PICKING THE RIGHT WOOD FOR YOUR CAMP FIRE
Updated: Feb 1
Do you know how to choose the best fuel for your fire?
Here is some helpful Frontiersman advice on how some firewood types are better than others
There are so many people interested in learning how to start fire using the old ways that it can be easy to forget about step-2, which is selecting the best fuel once the fire has been lit. Most important is knowing the difference between good and poor burning woods. It's true that there are times where one must settle for whatever can be found but there is a difference between accepting limited options and actually knowing what those options are. In this case, it's about a clean burning wood that will leave good coals warm your lodge and cook your food as opposed to a smoky, crackling wood that leaves only a few dying coals once the flames have subsided.
(*Courtesy of Stone Soup Farm & Heritage Orchard in Oak Glen, CA.)
I was recently at an event and saw guys step over good deadfall woods like cedar and oak to gather up armloads of resinous, spitting pine instead. They spent the evening choking on smoke and complaining how it followed them around the firepit stinging their eyes. Their tin was blacker than a lawyer's hat and even if they had a good cook amongst them, the resin would undo any good flavor he could put in the pot or pan. When I got up in the pre-dawn, to stoke my coals and start the day, I looked over and saw a group of cold, tired men trying to re-light some fresh sticks with matches and balled-up typing paper. It was forgivable if they were all new to this, but I had a sinking feeling that they weren't so I sat down to write a few words on it. This is part two of the article but perhaps fuel selection is a better place to start the discussion.
The advantage of knowing good from poor fuel is to know which woods heat best and are able to last a long cold night adequately. A clean burning wood with good coals is better to cook on and prevents irritating your lungs and eyes. Resinous 'soft-woods' along with some poor-burning hard-woods heat insufficiently with significantly poor air quality within the heat zone and will make a mess of your cooking kit. In other words, you'll choke on smoke while getting insufficient heat from a spitting, crackling wildfire risk that will ruin the taste of your food. When picking up your deadfall or filling your homestead's woodpile, consider these guidelines to maximize heat output with a slow burn rate, minimal smoke, and good lasting coals. Your food will taste better; the forest will be safe from errant embers; and you will stay warmer.
Editor's note: I started this fire on site using dried lichen and pulverized wild blackberry vines for tinder, alder wood for the kindling, and apple wood deadfall from a nearby orchard dating back to the 1870s (courtesy of Stone Soup Farm & Heritage Orchard in Oak Glen, CA.)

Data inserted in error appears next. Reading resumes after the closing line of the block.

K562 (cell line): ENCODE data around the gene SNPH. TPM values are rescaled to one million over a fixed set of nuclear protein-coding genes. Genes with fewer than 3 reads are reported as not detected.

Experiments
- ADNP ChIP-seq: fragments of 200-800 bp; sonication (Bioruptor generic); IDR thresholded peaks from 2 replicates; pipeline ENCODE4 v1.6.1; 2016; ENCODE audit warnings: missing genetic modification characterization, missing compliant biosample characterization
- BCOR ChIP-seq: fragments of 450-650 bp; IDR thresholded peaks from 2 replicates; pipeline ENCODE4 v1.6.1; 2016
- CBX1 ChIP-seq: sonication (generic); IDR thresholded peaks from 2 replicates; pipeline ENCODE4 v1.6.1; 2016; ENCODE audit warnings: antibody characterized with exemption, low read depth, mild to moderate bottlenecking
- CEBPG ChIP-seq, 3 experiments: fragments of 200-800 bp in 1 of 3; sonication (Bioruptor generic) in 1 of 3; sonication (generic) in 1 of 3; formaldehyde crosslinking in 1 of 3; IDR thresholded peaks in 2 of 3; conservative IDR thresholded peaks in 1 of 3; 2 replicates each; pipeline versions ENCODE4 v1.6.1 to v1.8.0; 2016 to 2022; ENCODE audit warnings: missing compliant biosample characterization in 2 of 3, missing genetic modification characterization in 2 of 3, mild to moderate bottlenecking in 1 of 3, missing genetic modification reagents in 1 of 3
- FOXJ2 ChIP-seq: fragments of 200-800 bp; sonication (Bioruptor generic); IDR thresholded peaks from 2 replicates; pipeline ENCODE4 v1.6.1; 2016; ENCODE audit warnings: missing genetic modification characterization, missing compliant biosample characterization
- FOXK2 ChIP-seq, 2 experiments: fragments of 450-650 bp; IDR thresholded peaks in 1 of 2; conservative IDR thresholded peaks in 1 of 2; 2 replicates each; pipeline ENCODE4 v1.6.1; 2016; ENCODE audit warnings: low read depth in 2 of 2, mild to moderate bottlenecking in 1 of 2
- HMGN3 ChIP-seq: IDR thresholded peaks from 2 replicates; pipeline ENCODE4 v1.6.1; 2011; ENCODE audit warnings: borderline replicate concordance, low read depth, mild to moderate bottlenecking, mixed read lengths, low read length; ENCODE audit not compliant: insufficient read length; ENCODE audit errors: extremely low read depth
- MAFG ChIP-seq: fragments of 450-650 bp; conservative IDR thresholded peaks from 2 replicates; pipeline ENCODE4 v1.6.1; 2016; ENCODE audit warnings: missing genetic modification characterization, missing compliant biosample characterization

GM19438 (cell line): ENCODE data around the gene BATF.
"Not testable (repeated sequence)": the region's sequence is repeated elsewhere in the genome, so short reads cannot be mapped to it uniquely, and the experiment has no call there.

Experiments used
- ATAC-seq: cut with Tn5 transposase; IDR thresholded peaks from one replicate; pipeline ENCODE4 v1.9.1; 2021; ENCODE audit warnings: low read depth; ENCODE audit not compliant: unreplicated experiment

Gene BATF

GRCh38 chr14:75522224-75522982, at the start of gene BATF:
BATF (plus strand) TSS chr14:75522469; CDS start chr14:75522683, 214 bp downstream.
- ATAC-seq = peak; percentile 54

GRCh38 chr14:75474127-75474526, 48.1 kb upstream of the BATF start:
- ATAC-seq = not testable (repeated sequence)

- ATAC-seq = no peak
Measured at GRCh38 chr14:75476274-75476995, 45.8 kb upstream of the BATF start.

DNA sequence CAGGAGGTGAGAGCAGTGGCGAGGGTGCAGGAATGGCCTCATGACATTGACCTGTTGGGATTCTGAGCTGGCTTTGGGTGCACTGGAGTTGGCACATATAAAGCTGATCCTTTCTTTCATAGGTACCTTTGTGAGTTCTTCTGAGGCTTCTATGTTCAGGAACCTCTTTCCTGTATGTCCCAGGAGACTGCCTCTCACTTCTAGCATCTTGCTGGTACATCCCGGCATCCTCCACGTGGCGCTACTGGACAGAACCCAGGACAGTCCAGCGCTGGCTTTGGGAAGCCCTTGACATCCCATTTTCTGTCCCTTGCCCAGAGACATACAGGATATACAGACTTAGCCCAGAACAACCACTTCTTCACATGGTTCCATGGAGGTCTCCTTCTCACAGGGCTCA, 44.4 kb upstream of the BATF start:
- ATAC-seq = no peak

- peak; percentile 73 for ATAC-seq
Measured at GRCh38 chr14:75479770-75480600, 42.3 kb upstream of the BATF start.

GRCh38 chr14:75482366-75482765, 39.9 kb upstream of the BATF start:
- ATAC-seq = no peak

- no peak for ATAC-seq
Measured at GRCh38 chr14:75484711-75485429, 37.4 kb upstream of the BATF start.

Hardwood is Usually Best
I generally prefer hardwood (broadleaf) over softwoods (conifers) but sometimes broadleaf trees such as the willow are the worst kind of wood to forage*. And other times, a softwood such as Cedar breaks the rules and proves to be an excellent fuel wood.
Generally, you want a wood with a slow burn speed, that generates a good amount of heat yet burns clean, and leaves lasting coals. The best woods for this are Ash, Beech, Apple, Cherry, other fruit-woods, Cedar, Hickory, Sugar Maple, or Hawthorne. Woods that are considered medium-grade would include Oak, Maple, Alder, or Birch. These woods still burn well and will serve you just fine in cooking a meal or keeping warm.
Poor Burning Woods
Poor burning wood should only be used as a last resort. They are typically difficult to keep lit, or they may burn out too fast. They'll definitely smoke, spit, spark too much, and heat insufficiently. As far as making a good coal bed? Forget about it! Examples of poor firewood are Chestnut, Fir, Holly, Poplar, Spruce, or Willow. It’s also important to note that this kind of wood’s ash does not contain enough lye to make soap, or fortify Indian meal. (Stick to using good burning hardwood ash for this.)
Is there any good use for softwoods in fire-making? Yes, many softwoods make ideal kindling to get a fire started. Pine, poplar, and fir are great examples of a 'starter-fuel' that will flare up and produce just enough heat to light your fuel logs. However, the coals they leave will only last for a few minutes so have your hardwood fuel ready once the fire is made.
There are other things here to go over like the best way to start a fire and keeping your tin out of the flames, 'buffalo chip' fires, how poor woods can be made into the best charcoal or why you put ash in your cornmeal like a Tribesman would but that can wait for another time. Why waste all that opportunity in just one discussion?
Stay warm out there...
*Although willow is one of the worst campfire woods there is, it makes one of the absolute best sources of charcoal. It is good enough to be used in blacksmithing.